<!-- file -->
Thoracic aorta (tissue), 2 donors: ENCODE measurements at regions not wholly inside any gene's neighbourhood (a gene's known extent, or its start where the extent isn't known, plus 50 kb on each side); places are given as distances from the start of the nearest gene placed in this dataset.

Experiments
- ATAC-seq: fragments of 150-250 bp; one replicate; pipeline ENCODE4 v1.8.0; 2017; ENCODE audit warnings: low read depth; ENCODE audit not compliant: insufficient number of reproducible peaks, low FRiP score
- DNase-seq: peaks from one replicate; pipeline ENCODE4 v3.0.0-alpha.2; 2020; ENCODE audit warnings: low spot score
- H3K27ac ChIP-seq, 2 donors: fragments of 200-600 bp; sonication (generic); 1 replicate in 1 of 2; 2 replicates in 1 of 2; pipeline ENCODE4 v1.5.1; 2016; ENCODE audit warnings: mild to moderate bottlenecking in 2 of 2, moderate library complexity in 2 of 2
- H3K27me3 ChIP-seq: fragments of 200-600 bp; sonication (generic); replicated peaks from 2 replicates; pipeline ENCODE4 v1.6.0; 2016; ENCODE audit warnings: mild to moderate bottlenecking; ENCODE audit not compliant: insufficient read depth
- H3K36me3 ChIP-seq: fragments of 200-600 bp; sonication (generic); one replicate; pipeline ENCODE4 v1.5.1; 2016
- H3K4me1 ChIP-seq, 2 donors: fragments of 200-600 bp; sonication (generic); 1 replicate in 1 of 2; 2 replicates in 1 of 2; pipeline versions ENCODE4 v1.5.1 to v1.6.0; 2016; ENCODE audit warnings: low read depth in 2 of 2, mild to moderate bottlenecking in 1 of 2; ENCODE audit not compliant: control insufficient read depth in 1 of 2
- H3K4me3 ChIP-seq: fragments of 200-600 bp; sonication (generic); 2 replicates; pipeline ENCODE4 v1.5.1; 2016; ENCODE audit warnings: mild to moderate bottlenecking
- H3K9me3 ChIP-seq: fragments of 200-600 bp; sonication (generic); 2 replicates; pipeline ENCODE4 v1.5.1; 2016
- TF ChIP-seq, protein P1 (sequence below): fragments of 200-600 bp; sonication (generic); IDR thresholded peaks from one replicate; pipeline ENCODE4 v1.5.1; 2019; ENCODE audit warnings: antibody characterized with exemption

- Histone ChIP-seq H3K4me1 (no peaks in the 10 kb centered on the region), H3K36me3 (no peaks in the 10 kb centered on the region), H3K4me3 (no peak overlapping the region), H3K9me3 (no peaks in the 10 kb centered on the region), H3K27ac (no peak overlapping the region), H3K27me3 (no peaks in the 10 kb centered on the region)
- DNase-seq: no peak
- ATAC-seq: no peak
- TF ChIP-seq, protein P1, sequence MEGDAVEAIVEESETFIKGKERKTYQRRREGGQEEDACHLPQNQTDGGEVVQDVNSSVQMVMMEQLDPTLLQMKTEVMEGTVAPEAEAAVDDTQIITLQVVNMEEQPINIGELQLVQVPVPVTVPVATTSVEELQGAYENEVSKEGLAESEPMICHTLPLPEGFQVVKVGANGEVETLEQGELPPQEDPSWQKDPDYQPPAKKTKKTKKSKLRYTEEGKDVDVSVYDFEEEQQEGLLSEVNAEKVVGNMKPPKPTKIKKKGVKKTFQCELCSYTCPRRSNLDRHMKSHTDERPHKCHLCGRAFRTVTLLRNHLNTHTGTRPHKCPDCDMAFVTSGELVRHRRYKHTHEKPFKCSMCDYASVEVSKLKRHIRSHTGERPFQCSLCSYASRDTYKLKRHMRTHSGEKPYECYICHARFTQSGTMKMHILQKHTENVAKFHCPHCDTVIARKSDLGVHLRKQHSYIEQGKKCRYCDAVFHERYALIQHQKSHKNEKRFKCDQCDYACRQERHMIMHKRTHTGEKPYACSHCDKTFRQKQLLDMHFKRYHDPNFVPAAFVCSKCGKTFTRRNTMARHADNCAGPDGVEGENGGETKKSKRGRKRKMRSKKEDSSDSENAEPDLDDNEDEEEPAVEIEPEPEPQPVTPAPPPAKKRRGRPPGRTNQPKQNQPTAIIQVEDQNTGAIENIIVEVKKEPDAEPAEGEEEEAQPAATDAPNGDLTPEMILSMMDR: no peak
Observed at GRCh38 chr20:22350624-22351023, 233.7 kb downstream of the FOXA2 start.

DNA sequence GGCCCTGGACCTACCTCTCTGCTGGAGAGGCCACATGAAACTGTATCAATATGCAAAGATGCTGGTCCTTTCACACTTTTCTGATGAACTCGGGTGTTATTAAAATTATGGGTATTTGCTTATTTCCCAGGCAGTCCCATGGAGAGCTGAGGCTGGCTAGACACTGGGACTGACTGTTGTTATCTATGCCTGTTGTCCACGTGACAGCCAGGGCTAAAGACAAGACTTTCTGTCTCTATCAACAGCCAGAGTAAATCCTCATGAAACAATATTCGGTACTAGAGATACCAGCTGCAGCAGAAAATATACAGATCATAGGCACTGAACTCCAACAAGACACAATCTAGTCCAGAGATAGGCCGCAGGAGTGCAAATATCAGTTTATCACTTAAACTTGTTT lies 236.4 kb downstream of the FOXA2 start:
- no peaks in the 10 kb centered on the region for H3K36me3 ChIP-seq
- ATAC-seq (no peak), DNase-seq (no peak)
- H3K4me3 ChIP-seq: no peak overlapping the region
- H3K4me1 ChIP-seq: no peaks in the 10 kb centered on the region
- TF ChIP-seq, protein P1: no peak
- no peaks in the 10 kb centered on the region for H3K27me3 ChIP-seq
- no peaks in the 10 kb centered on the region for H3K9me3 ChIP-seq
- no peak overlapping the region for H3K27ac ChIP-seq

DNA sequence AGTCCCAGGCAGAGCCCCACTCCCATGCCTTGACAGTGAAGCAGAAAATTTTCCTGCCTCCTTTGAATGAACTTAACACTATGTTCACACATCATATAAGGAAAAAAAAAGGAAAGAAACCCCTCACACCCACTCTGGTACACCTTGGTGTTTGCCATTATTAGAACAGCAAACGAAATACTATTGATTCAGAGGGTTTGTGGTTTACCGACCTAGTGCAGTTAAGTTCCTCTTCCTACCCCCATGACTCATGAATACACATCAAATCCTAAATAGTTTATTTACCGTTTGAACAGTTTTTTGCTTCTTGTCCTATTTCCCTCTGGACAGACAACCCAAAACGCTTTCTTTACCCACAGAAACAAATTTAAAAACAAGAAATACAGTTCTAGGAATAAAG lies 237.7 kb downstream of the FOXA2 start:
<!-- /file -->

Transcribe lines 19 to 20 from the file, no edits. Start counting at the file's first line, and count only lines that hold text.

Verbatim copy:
- ATAC-seq (no peak), DNase-seq (no peak)
- H3K4me3 ChIP-seq: no peak overlapping the region